Cost of equity refers to a shareholder's required rate of return on an equity investment. It is the rate of return that could have been earned by putting the same money into a different investment with equal risk. How It Works/Example:

The cost of equity is the rate of return required to persuade an investor to make a given equity investment.

In general, there are two ways to determine cost of equity.

First is the dividend growth model:

Cost of Equity = (Next Year's Annual Dividend / Current Stock Price) + Dividend Growth Rate

Second is the Capital Asset Pricing Model (CAPM):

ra = rf + Ba (rm-rf)

where:
rf = the rate of return on risk-free securities (typically Treasuries) Ba = the beta of the investment in question
rm = the market's overall expected rate of return

Let's assume the following for Company XYZ:
Next year's dividend: $1
Current stock price: $10
Dividend growth rate: 3%
rf: 3%
Ba: 1.0
rm: 12%

Using the dividend growth model, we can calculate that Company XYZ's cost of capital is ($1 / $10 ) + 3% = 13%

Using CAPM, we can calculate that Company XYZ's cost of capital is 3% + 1.0*(12% - 3%) = 12% Why It Matters:
Cost of equity is a key component of stock valuation. Because an investor expects his or her equity investment to grow by at least the cost of equity, cost of equity can be used as the discount rate used to calculate an equity investment's fair value.

Both cost of equity calculation methods have advantages and disadvantages.

...will receive this report, and based on the findings and analysis included, Apple will be given a recommendation as to the costequity model they should implement to estimate their future rate of returns.
This report will discuss the accuracy and ease of use of these three models. The main consideration will be determined by how realistic each model is at developing the assumed rate of return.
Part 2 of this paper will discuss the cost ofequity or discount rate based on hypothetical data to be calculated using the CAPM model. Considering the information presented, the cost of equity for each company will be explained and what factors influence company beta.
I will explain how to apply dividend growth when estimating the cost of equity of stable companies. I will show my understanding of APT and how it relates to CAPM and dividend growth, while also applying CAPM to estimate the rate of return that a company’s investors require.
In conclusion I will reiterate what I perceive to have learnt as well as give my evaluation of the module 3 case assignment.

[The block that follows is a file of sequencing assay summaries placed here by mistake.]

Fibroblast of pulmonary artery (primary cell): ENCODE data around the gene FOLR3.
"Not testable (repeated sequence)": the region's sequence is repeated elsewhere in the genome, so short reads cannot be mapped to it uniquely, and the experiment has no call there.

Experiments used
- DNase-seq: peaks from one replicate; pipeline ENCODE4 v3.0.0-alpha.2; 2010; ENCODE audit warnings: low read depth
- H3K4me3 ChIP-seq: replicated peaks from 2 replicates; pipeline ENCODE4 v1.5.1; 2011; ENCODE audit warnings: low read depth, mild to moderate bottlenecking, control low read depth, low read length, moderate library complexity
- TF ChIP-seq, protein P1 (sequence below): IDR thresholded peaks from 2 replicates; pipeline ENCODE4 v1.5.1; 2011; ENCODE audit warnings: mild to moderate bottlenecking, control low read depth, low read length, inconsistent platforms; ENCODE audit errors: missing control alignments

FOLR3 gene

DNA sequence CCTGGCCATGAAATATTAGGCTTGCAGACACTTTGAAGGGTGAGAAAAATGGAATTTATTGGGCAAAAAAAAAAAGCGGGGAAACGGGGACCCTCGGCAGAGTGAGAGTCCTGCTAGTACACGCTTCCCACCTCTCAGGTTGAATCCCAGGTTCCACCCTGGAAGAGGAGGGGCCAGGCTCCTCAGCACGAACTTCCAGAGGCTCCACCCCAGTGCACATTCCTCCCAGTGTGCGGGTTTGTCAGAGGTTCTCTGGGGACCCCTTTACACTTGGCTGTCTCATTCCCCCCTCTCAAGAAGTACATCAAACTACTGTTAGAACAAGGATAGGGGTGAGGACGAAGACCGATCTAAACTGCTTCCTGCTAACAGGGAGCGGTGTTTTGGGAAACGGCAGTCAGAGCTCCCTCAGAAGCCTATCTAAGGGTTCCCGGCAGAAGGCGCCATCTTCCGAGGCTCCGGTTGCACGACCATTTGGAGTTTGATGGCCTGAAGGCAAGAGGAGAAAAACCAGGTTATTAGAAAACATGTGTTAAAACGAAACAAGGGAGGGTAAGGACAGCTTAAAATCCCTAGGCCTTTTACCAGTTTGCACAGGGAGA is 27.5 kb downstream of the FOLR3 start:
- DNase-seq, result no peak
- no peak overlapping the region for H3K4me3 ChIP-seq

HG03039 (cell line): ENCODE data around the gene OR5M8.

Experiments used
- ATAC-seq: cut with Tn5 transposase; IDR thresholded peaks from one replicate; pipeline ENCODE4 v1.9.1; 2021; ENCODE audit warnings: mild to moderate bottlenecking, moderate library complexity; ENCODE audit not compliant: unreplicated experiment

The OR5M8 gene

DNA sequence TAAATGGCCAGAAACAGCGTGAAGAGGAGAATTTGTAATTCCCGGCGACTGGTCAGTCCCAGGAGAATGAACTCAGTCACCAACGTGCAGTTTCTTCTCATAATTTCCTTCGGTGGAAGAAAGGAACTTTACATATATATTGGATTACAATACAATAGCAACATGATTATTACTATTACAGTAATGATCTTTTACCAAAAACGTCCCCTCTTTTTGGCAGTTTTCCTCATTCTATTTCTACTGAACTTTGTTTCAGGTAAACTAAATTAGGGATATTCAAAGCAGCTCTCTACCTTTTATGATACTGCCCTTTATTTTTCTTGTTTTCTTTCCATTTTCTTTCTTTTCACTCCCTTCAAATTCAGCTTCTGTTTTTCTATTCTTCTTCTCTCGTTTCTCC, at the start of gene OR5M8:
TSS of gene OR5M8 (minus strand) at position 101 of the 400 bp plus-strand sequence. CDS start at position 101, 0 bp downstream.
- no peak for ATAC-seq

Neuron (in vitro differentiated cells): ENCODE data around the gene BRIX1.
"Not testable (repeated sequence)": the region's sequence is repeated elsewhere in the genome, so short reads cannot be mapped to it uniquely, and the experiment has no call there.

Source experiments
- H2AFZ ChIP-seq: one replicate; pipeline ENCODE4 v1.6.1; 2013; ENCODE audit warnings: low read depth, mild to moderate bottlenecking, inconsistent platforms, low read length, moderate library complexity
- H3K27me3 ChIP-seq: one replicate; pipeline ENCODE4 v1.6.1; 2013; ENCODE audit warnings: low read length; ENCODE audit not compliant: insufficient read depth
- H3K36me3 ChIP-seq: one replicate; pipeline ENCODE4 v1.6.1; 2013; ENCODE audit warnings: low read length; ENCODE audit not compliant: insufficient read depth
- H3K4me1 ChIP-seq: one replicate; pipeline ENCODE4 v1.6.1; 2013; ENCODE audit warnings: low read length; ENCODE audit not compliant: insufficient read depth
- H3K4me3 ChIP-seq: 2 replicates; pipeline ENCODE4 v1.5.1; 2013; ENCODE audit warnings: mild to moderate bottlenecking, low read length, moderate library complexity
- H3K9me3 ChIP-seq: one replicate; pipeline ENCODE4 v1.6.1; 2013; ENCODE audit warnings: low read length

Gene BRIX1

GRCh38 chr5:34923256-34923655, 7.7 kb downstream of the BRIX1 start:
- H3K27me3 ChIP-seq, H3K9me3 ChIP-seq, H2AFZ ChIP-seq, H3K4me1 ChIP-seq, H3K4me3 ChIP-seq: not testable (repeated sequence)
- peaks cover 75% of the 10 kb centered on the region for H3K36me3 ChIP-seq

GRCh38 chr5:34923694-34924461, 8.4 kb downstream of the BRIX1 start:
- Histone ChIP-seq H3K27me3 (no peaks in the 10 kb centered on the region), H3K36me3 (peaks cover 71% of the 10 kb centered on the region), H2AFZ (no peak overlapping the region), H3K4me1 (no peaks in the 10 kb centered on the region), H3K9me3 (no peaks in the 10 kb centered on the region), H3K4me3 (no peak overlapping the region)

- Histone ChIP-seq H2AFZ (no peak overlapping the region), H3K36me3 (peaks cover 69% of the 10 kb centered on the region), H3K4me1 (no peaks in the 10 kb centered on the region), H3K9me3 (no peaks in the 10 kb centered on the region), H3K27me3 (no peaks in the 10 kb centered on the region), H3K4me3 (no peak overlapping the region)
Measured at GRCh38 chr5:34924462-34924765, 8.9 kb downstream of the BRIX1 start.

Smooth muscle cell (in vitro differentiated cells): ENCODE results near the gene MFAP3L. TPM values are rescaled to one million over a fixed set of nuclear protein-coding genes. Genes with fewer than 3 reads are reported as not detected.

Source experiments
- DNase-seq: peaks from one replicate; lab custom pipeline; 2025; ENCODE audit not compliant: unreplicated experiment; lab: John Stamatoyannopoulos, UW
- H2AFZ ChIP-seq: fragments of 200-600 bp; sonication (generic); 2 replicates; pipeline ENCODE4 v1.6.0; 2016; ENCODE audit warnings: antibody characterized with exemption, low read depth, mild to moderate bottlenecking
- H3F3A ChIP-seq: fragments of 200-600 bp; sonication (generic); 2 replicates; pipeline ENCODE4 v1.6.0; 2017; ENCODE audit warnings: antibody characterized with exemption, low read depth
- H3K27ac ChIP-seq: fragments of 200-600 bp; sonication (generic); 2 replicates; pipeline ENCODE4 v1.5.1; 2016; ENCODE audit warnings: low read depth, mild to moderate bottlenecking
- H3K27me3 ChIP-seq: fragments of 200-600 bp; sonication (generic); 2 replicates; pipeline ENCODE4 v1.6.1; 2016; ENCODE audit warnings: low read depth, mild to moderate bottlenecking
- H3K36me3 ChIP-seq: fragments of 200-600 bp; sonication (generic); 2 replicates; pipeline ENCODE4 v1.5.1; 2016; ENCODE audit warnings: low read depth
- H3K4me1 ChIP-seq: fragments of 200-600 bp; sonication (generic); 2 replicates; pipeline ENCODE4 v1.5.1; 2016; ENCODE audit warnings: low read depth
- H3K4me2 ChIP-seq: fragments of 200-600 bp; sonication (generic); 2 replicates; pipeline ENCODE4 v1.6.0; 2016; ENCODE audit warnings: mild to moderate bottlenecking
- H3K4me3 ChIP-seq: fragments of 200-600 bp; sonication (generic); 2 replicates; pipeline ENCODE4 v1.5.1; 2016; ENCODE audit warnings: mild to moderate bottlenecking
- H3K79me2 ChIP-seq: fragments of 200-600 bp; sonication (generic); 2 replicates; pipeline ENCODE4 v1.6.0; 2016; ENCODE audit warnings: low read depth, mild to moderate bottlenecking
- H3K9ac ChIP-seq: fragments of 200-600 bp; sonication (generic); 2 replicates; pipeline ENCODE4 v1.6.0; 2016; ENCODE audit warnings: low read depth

Part I
Report to Apple Board of Directors
Apple stock has been extremely stable with a beta of .74 and that number has probably risen in the last six months since Apple stock has gone into a negative trend for the first time in many years. Apple has not held any debt so there is no...

...
Equity
In accounting and finance, equity is the residual value or interest of the most junior class of investors in assets, after all liabilities are paid; if liability exceeds assets, negative equity exists. In an accounting context, shareholders' equity (or stockholders' equity, shareholders' funds, shareholders' capital or similar terms) represents the remaining interest in the assets of a company, spread among individual shareholders of common or preferred stock; a negative shareholders' equity is often referred to as a positive shareholders' deficit. At the very start of a business, owners put some funding into the business to finance operations. This creates a liability on the business in the shape of capital as the business is a separate entity from its owners. Businesses can be considered, for accounting purposes, sums of liabilities and assets; this is the accounting equation. After liabilities have been accounted for, the positive remainder is deemed the owners' interest in the business. This definition is helpful in understanding the liquidation process in case of bankruptcy. At first, all the secured creditors are paid against proceeds from assets. Afterwards, a series of creditors, ranked in priority sequence, have the next claim/right on the residual proceeds. Ownership equity is the last or residual claim against assets, paid only after all other creditors...

...1. How are Mortensen’s estimates of Midland’s cost of capital used? How, if at all, should these anticipated uses affect the calculations?
Mortensen’s cost of capital estimates are used for a variety of purposes at both the divisional and corporate levels. Examples include internal analyses such as financial accounting, performance assessment and capital budgeting, while others are used for strategic planning purposes such as merger and acquisition, as well as stock repurchase decisions (Luehrman and Heilprin, 2009, pg.1). When used at the divisional rather than corporate level, special consideration should be given to the fact that Midland’s divisions are not publicly traded entities, and therefore do not have individual Beta figures. In order to properly assess the cost of capital for Midland’s divisions, Mortensen collected beta estimates from several businesses with operations similar to those of Midland’s divisions and used the average of these estimates to derive a beta estimate for divisional beta estimates (pg.6).
2. Calculate Midland’s corporate WACC. Be prepared to defend your specific assumptions about the various inputs to the calculations (risk-free rate, equity market risk premium (EMRP), beta). Is Midland’s choice of EMRP appropriate? If not, what recommendations would you make and why?
Midland’s corporate WACC is 9.17%. Please see exhibit 1 for supporting calculations. The risk-free...

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Table of Contents
Cost of Capital 2
Value of Equity 2
Cost of Equity 2
CAPM Model 2
Dividend Growth Model 3
Value of Debt 3
Cost of Debt 4
WACC (Weighted Average Cost of Capital) 4
Comparison to Joanna Cohen’s Analysis 4
Financial Statement Analysis 5
Nike Inc. 5
Financial Ratios 6
Leverage Ratios 6
Efficiency Ratios 6
Liquidity Ratios 7
Profitability Ratios 7
Valuation Ratios 7